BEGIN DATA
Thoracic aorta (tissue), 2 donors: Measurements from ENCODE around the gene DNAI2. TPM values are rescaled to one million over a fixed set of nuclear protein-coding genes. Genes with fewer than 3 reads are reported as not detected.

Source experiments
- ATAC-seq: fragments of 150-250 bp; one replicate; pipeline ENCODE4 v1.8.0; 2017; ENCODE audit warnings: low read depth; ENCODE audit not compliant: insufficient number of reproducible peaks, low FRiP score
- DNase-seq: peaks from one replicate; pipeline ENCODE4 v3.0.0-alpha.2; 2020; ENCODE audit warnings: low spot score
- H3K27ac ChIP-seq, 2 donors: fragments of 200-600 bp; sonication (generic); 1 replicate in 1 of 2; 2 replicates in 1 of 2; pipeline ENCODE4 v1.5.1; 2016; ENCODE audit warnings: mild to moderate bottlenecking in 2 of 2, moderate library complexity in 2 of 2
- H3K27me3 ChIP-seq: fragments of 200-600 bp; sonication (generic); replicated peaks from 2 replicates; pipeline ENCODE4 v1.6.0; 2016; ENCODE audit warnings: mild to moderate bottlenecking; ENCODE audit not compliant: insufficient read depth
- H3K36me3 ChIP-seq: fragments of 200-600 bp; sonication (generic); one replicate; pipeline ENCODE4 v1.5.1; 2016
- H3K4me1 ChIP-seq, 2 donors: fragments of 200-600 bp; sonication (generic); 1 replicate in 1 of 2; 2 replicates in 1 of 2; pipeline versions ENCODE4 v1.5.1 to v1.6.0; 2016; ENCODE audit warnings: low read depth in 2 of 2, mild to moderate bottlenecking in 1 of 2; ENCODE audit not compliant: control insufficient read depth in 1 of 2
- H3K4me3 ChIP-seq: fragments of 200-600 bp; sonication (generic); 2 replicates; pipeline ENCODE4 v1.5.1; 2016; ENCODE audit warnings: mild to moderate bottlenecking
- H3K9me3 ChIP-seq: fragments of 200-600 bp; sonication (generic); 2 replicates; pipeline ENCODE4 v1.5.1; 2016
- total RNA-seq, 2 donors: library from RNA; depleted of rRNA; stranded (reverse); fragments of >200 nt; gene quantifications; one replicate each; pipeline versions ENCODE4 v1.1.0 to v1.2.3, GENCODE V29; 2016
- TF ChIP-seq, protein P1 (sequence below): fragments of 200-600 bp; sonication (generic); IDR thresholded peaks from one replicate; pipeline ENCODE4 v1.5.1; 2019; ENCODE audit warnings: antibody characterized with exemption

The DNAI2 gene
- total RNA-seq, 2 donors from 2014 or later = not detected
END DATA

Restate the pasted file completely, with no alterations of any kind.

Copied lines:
Thoracic aorta (tissue), 2 donors: Measurements from ENCODE around the gene DNAI2. TPM values are rescaled to one million over a fixed set of nuclear protein-coding genes. Genes with fewer than 3 reads are reported as not detected.

Source experiments
- ATAC-seq: fragments of 150-250 bp; one replicate; pipeline ENCODE4 v1.8.0; 2017; ENCODE audit warnings: low read depth; ENCODE audit not compliant: insufficient number of reproducible peaks, low FRiP score
- DNase-seq: peaks from one replicate; pipeline ENCODE4 v3.0.0-alpha.2; 2020; ENCODE audit warnings: low spot score
- H3K27ac ChIP-seq, 2 donors: fragments of 200-600 bp; sonication (generic); 1 replicate in 1 of 2; 2 replicates in 1 of 2; pipeline ENCODE4 v1.5.1; 2016; ENCODE audit warnings: mild to moderate bottlenecking in 2 of 2, moderate library complexity in 2 of 2
- H3K27me3 ChIP-seq: fragments of 200-600 bp; sonication (generic); replicated peaks from 2 replicates; pipeline ENCODE4 v1.6.0; 2016; ENCODE audit warnings: mild to moderate bottlenecking; ENCODE audit not compliant: insufficient read depth
- H3K36me3 ChIP-seq: fragments of 200-600 bp; sonication (generic); one replicate; pipeline ENCODE4 v1.5.1; 2016
- H3K4me1 ChIP-seq, 2 donors: fragments of 200-600 bp; sonication (generic); 1 replicate in 1 of 2; 2 replicates in 1 of 2; pipeline versions ENCODE4 v1.5.1 to v1.6.0; 2016; ENCODE audit warnings: low read depth in 2 of 2, mild to moderate bottlenecking in 1 of 2; ENCODE audit not compliant: control insufficient read depth in 1 of 2
- H3K4me3 ChIP-seq: fragments of 200-600 bp; sonication (generic); 2 replicates; pipeline ENCODE4 v1.5.1; 2016; ENCODE audit warnings: mild to moderate bottlenecking
- H3K9me3 ChIP-seq: fragments of 200-600 bp; sonication (generic); 2 replicates; pipeline ENCODE4 v1.5.1; 2016
- total RNA-seq, 2 donors: library from RNA; depleted of rRNA; stranded (reverse); fragments of >200 nt; gene quantifications; one replicate each; pipeline versions ENCODE4 v1.1.0 to v1.2.3, GENCODE V29; 2016
- TF ChIP-seq, protein P1 (sequence below): fragments of 200-600 bp; sonication (generic); IDR thresholded peaks from one replicate; pipeline ENCODE4 v1.5.1; 2019; ENCODE audit warnings: antibody characterized with exemption

The DNAI2 gene
- total RNA-seq, 2 donors from 2014 or later = not detected